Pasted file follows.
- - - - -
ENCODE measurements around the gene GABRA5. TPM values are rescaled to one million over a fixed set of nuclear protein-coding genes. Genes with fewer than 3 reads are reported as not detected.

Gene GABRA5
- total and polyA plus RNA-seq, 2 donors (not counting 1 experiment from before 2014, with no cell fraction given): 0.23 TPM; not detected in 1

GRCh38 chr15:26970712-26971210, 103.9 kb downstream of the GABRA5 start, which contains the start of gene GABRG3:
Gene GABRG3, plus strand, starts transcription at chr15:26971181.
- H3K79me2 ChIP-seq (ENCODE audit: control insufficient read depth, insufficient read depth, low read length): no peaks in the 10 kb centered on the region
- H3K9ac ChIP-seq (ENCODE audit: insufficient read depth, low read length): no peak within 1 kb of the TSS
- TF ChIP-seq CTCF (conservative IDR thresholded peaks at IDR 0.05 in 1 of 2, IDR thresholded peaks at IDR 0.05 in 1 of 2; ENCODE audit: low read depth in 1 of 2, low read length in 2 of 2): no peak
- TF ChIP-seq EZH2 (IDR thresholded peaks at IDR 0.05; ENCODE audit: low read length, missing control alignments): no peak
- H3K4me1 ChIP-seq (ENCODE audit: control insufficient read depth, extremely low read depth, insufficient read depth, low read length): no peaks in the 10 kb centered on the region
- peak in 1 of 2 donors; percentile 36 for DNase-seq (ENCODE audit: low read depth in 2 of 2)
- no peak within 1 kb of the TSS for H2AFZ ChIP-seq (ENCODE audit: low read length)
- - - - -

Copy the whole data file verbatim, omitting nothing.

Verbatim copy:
ENCODE measurements around the gene GABRA5. TPM values are rescaled to one million over a fixed set of nuclear protein-coding genes. Genes with fewer than 3 reads are reported as not detected.

Gene GABRA5
- total and polyA plus RNA-seq, 2 donors (not counting 1 experiment from before 2014, with no cell fraction given): 0.23 TPM; not detected in 1

GRCh38 chr15:26970712-26971210, 103.9 kb downstream of the GABRA5 start, which contains the start of gene GABRG3:
Gene GABRG3, plus strand, starts transcription at chr15:26971181.
- H3K79me2 ChIP-seq (ENCODE audit: control insufficient read depth, insufficient read depth, low read length): no peaks in the 10 kb centered on the region
- H3K9ac ChIP-seq (ENCODE audit: insufficient read depth, low read length): no peak within 1 kb of the TSS
- TF ChIP-seq CTCF (conservative IDR thresholded peaks at IDR 0.05 in 1 of 2, IDR thresholded peaks at IDR 0.05 in 1 of 2; ENCODE audit: low read depth in 1 of 2, low read length in 2 of 2): no peak
- TF ChIP-seq EZH2 (IDR thresholded peaks at IDR 0.05; ENCODE audit: low read length, missing control alignments): no peak
- H3K4me1 ChIP-seq (ENCODE audit: control insufficient read depth, extremely low read depth, insufficient read depth, low read length): no peaks in the 10 kb centered on the region
- peak in 1 of 2 donors; percentile 36 for DNase-seq (ENCODE audit: low read depth in 2 of 2)
- no peak within 1 kb of the TSS for H2AFZ ChIP-seq (ENCODE audit: low read length)